A soap bubble forms two liquid surfaces in contact with air, one inside the bubble other outside the bubble. Figure below shows the one-half cross section of the soap bubble. 

image

As soa bubble forms two liquid surfaces, force because of surface tension isimage

By considering its equilibrium we get,

image

image

image

Radius of Curvature of the Interface of Two Soap Bubbles

Consider two separate soap bubbles of radii R1 and R2 (R2<R1), formed of the same liquid (surface tension = T), come together to form a double bubble. Let’s find the radius R and the sense of curvature of the internal film surface common to both the bubbles.

image

Consider the outside pressure of the bubbles to be P0

The pressure inside the bubble of radius r1 is image

The pressure inside the bubble of radius r1 is image

Since R2<R1, it implies that P1<P2. Hence, the internal film surface that is common to both the bubbles will bend in the concave favour to the bubble of radius R2. So, the excess pressure inside the double bubble is, 

We know, image

Pexcess=P2-P1

image

Practice Problems

Q1. The surface tension of a soap solution is image. What is the extra pressure within a 1cm soap bubble?

Answer: Excess pressure is calculated as,

 image

Q2. The air pressure of soap bubble is 8 mm of water above atmospheric pressure. If radius of bubble is 0.35 cm then find the surface tension of the soap solution?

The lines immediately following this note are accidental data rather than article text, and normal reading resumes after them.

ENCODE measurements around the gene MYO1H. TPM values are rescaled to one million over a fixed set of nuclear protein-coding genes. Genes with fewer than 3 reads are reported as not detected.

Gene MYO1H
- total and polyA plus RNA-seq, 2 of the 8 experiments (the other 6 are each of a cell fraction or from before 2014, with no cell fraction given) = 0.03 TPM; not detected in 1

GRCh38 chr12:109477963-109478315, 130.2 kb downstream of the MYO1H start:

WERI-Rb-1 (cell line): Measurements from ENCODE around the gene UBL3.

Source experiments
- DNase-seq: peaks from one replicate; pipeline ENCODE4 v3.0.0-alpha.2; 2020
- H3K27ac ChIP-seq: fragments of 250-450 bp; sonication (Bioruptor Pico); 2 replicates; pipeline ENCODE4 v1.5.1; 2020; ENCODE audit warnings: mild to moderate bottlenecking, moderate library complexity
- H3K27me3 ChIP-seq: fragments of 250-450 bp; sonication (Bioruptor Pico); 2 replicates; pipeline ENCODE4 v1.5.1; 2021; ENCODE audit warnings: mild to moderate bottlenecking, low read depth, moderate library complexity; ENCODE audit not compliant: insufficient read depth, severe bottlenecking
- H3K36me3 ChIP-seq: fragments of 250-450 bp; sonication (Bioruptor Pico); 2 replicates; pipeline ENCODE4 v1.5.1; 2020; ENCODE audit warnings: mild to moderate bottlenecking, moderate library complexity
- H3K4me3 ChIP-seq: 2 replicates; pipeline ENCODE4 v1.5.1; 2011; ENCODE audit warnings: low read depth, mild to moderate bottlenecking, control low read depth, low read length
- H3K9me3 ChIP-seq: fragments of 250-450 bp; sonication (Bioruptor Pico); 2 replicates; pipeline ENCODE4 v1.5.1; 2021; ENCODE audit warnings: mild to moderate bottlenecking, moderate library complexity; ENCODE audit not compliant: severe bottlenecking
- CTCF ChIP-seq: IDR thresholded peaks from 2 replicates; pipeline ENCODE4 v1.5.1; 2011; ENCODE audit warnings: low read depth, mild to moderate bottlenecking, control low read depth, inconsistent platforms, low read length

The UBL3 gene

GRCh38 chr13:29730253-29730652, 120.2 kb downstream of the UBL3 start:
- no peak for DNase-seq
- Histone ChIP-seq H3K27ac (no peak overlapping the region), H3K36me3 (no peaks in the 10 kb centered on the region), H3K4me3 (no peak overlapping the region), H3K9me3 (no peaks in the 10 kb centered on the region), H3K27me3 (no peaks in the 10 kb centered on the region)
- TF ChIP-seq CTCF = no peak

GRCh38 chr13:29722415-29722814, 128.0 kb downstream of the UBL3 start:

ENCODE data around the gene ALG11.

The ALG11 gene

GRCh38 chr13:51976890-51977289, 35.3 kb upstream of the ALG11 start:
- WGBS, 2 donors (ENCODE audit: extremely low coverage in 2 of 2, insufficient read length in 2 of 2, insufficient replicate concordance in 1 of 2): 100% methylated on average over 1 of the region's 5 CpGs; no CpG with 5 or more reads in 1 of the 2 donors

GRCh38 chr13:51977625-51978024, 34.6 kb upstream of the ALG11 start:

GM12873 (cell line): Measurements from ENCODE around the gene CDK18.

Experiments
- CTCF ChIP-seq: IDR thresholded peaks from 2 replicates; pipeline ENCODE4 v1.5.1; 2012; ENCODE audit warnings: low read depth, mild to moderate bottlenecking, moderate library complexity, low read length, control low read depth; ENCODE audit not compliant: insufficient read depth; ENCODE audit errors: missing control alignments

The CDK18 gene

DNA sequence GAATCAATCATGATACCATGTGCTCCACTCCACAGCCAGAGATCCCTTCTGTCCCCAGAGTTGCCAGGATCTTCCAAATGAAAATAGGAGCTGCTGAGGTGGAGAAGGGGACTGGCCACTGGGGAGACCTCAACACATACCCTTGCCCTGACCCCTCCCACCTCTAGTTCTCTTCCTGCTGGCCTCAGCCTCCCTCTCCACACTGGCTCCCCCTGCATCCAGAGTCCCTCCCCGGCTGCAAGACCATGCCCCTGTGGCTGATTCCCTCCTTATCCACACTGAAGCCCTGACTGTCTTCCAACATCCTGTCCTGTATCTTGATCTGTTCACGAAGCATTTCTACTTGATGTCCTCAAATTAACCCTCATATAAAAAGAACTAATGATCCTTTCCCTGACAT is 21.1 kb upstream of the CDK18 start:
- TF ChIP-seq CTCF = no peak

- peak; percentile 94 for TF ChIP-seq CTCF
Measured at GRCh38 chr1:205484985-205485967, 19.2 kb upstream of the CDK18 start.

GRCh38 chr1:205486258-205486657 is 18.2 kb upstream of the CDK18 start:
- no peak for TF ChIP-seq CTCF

Answer: Excess pressure is calculated as,

 image

Q3. Just beneath the water's surface, a little air bubble with a diameter of 0.1 mm forms. What is the pressure inside an air bubble if the surface tension of water is 0.072 Nm-1? (image)

Answer:image

Now,image

image

Q4. The excess pressure inside an air bubble of radius r just below the surface of water is P1. P2 is the extra pressure within a drop with the same radius as the surface.. If T is surface tension. Find relation between P1 and P2?

Answer: Air bubbles and liquid drops have only one surface. So the excess pressure will be due to only one surface in both cases. So

Excess pressure,

Inside image

Inside image

Therefore, P1=P2

FAQs

Question 1. What if two soap bubbles of different radii are in communication with each other?
Answer: If two soap bubbles of different radii are in communication with each other,

Since, image

As a result, air moves from the smaller to the larger bubble, causing the larger bubble to develop at the expense of the smaller.

Question 2. Why are little droplets of liquid more spherical in form than bigger drops of the same liquid?
Answer: Surface tension can withstand small gravitational forces in small drops, but in large drops, gravitational force dominates surface tension, causing the large drop to bulge more.

Question 3. What shape does a liquid take when it weighs nothing?
Answer: When a liquid has no weight, the only force acting on it is surface tension. Due to surface tension, the liquid surface tends to occupy the least amount of surface area. The liquid takes on a spherical form because the surface area of a sphere is the lowest for a given volume.

Question 4. How can we increase the excess pressure inside the bubble?
Answer: Excess pressure is directly proportional surface tension, so by increasing the surface tension we can increase the excess pressure. On the other hand excess pressure is inversely proportional to the radius of the bubble, so by decreasing the radius we can increase the excess pressure.